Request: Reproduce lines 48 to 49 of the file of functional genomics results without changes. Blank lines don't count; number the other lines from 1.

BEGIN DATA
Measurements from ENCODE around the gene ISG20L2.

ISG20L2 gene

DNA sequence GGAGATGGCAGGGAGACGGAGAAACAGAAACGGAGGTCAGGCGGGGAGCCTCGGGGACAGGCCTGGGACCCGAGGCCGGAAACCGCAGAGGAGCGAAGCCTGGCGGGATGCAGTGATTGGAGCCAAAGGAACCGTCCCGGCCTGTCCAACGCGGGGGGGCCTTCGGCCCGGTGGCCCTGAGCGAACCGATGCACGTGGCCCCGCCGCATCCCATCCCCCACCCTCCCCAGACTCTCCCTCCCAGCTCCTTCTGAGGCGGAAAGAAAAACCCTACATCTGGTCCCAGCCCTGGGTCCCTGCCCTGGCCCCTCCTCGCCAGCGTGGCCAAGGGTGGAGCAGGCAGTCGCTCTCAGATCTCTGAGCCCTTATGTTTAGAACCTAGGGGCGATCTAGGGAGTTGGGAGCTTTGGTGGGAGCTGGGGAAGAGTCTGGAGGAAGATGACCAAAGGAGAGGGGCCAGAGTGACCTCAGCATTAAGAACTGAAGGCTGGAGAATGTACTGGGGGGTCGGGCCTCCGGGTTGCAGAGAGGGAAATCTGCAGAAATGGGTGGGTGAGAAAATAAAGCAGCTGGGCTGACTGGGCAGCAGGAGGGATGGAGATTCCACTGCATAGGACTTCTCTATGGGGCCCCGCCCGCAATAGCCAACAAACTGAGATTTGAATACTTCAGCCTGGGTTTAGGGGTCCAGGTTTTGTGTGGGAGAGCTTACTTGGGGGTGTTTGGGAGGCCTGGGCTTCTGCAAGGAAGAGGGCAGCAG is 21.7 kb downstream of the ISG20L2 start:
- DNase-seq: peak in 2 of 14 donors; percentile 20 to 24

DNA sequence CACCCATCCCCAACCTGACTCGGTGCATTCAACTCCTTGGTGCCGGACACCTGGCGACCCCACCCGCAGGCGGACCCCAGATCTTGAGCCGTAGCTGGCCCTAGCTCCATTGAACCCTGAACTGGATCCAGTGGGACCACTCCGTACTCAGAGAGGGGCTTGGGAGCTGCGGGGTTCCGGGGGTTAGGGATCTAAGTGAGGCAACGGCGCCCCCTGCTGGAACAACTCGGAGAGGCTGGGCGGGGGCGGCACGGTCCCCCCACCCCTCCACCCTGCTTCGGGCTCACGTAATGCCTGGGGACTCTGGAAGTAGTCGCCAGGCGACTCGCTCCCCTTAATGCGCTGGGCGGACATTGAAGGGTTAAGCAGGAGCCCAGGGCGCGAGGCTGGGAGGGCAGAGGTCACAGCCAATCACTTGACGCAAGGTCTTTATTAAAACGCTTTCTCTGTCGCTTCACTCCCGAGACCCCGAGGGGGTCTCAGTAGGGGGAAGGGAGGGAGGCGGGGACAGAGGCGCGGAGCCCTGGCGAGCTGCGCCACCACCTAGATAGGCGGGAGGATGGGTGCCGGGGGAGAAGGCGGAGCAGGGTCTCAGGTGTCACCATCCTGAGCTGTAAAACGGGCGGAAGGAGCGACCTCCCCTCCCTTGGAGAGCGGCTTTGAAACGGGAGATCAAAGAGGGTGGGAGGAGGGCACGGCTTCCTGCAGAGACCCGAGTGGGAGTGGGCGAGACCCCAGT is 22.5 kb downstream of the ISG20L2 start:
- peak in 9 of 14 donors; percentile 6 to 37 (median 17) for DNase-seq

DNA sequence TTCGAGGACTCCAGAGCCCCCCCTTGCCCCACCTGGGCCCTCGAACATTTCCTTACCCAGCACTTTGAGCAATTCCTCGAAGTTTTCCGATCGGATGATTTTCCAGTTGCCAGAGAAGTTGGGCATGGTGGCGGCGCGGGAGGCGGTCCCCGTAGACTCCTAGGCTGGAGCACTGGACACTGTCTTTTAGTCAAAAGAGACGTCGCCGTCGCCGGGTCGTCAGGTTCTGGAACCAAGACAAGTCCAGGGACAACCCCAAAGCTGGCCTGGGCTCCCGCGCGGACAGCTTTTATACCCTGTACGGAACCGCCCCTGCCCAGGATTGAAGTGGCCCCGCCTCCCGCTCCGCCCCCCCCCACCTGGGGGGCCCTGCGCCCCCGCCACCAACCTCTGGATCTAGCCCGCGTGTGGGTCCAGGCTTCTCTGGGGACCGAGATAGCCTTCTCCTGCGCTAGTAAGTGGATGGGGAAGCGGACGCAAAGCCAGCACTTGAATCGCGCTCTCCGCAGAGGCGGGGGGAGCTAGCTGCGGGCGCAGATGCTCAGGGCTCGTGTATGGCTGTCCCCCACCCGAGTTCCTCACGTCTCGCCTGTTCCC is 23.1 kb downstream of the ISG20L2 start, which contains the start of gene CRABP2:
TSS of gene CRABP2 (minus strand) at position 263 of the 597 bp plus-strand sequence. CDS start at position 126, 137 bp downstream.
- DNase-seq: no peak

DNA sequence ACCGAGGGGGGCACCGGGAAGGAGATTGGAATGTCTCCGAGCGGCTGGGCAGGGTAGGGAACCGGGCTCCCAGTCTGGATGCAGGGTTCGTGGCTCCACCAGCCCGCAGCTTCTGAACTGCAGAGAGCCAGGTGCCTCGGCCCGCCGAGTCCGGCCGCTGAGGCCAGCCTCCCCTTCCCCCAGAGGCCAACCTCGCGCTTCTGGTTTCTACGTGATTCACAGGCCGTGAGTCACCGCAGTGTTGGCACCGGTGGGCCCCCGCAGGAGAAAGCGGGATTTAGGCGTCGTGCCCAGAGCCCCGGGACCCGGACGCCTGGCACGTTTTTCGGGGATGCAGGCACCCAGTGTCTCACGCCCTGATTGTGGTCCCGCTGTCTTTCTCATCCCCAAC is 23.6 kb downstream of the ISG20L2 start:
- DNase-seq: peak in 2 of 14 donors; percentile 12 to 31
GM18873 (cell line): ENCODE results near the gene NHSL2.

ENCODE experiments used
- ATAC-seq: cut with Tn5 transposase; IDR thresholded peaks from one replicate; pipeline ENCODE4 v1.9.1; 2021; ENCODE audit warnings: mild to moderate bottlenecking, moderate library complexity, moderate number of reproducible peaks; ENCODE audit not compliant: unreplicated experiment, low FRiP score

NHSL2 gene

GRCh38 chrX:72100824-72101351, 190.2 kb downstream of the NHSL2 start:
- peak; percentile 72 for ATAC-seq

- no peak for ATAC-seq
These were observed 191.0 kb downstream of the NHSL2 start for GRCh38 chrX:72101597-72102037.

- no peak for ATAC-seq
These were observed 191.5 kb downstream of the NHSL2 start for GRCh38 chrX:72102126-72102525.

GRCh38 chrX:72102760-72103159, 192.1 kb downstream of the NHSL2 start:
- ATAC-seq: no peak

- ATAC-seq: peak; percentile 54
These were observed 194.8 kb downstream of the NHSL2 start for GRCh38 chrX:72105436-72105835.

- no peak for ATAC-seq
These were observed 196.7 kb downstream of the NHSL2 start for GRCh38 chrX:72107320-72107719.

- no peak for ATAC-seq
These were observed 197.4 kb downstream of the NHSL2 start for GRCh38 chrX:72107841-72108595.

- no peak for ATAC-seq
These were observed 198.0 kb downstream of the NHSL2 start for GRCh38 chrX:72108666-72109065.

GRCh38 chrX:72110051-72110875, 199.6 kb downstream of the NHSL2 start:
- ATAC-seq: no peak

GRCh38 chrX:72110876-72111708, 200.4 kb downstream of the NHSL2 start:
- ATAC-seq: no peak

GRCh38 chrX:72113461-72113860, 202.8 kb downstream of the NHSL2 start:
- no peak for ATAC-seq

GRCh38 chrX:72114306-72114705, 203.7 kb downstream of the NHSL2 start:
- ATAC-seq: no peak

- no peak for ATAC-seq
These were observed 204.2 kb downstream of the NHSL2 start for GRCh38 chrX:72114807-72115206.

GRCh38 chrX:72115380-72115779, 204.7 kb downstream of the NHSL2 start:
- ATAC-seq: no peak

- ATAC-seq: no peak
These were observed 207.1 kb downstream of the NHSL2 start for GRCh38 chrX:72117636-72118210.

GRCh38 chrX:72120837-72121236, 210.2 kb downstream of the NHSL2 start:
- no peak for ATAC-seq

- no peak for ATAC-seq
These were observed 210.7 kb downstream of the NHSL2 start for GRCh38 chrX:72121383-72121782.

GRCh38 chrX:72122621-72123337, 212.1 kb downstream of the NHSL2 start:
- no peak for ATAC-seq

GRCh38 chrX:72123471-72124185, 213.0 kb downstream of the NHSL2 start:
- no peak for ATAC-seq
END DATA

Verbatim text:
- no peak for ATAC-seq
These were observed 210.7 kb downstream of the NHSL2 start for GRCh38 chrX:72121383-72121782.